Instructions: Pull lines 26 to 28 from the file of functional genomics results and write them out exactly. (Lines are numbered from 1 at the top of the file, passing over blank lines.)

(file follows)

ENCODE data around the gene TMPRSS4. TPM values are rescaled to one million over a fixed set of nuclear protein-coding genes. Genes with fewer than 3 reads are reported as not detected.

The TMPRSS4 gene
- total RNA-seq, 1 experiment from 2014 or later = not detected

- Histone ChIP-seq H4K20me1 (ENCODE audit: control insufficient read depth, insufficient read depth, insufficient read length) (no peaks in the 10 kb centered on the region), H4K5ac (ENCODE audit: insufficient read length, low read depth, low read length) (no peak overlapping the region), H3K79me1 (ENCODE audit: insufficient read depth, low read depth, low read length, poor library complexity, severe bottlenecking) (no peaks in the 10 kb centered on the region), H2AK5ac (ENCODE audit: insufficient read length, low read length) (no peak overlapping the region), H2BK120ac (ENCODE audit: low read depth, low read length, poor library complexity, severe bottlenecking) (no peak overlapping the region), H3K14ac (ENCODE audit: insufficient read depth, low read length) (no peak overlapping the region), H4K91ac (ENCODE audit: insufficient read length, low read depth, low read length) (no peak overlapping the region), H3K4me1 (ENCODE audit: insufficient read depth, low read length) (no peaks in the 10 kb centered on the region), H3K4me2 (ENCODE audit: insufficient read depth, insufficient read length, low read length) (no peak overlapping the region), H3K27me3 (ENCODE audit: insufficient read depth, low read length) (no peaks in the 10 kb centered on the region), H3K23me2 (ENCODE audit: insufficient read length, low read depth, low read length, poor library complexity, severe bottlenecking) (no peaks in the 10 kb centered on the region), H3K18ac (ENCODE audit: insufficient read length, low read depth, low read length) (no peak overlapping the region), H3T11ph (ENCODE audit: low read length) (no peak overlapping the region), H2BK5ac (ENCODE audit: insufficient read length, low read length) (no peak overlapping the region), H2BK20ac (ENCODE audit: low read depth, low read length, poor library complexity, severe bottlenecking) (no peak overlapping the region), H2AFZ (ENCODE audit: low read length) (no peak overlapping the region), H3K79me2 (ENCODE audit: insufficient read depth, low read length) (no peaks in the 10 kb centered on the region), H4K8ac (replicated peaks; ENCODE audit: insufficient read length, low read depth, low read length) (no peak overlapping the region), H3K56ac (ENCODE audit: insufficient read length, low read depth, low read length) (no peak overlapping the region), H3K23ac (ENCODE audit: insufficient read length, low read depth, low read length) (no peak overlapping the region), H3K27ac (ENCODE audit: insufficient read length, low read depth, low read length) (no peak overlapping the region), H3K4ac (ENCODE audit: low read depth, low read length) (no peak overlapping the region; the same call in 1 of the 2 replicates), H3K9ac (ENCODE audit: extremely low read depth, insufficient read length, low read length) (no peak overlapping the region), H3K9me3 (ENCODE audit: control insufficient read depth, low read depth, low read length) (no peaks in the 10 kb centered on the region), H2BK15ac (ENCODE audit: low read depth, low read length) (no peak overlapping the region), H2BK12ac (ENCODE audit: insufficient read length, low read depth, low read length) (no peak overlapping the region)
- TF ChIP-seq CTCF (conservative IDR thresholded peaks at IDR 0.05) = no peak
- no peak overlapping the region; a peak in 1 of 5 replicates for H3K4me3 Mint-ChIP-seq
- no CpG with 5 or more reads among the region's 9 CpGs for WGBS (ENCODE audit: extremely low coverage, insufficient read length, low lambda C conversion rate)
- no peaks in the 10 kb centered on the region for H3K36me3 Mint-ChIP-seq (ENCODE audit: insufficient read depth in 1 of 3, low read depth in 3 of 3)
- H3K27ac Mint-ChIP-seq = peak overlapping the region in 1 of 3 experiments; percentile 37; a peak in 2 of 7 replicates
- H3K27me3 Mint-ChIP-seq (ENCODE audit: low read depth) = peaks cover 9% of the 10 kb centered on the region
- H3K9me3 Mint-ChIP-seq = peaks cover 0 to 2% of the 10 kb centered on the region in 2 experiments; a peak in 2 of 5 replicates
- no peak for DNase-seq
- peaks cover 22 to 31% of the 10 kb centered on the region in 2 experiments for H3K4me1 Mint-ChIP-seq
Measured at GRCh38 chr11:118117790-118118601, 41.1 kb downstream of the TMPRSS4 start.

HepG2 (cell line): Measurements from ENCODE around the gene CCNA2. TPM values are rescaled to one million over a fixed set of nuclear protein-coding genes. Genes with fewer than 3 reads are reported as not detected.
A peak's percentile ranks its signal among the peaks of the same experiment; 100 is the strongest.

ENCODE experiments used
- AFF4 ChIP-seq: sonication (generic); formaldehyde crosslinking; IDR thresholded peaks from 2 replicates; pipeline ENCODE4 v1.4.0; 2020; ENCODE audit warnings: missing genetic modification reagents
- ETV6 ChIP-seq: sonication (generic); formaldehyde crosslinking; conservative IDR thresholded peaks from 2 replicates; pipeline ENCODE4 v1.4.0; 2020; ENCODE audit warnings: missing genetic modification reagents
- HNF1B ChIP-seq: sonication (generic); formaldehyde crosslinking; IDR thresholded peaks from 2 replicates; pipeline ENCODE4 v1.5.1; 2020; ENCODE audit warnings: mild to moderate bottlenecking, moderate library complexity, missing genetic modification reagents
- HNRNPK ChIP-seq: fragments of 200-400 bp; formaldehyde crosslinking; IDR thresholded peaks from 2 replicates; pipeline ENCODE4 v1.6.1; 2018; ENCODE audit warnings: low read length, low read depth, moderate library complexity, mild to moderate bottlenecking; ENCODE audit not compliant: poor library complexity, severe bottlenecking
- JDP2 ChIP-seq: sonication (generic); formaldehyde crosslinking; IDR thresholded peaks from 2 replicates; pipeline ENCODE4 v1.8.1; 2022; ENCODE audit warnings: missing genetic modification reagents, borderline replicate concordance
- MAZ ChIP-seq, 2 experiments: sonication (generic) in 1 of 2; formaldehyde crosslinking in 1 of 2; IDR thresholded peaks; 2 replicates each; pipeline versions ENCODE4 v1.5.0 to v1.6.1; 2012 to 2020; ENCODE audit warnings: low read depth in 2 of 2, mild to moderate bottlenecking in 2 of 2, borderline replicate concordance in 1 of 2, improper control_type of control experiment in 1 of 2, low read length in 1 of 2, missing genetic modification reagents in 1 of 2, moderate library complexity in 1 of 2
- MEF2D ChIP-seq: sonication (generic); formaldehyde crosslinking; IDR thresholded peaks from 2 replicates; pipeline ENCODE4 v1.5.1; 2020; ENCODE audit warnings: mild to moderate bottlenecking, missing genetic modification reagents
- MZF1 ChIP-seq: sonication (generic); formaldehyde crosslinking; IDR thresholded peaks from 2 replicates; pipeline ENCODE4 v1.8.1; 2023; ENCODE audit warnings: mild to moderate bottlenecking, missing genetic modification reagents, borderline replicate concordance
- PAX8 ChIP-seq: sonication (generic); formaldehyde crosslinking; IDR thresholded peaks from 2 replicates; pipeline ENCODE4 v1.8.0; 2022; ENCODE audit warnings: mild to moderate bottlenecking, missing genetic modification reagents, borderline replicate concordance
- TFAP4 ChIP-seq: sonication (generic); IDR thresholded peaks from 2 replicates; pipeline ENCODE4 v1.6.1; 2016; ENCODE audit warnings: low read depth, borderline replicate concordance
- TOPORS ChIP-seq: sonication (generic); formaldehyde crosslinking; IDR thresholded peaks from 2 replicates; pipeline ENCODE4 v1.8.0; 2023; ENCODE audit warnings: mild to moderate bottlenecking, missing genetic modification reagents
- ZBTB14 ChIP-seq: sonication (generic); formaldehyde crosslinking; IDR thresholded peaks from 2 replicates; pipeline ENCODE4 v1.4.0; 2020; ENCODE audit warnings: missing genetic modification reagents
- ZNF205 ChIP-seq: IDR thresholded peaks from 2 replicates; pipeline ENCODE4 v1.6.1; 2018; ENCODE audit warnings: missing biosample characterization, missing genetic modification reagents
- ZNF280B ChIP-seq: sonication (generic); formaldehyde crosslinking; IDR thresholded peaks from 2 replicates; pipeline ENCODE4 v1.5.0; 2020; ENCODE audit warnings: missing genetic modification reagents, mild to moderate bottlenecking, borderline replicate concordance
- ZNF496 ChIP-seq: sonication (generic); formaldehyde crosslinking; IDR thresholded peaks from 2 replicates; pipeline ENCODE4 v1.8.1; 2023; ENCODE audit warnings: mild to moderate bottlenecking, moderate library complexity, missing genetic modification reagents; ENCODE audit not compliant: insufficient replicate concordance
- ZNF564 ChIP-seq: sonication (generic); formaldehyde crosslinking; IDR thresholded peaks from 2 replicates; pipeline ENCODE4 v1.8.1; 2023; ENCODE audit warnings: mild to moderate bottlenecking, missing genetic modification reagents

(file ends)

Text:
- PAX8 ChIP-seq: sonication (generic); formaldehyde crosslinking; IDR thresholded peaks from 2 replicates; pipeline ENCODE4 v1.8.0; 2022; ENCODE audit warnings: mild to moderate bottlenecking, missing genetic modification reagents, borderline replicate concordance
- TFAP4 ChIP-seq: sonication (generic); IDR thresholded peaks from 2 replicates; pipeline ENCODE4 v1.6.1; 2016; ENCODE audit warnings: low read depth, borderline replicate concordance
- TOPORS ChIP-seq: sonication (generic); formaldehyde crosslinking; IDR thresholded peaks from 2 replicates; pipeline ENCODE4 v1.8.0; 2023; ENCODE audit warnings: mild to moderate bottlenecking, missing genetic modification reagents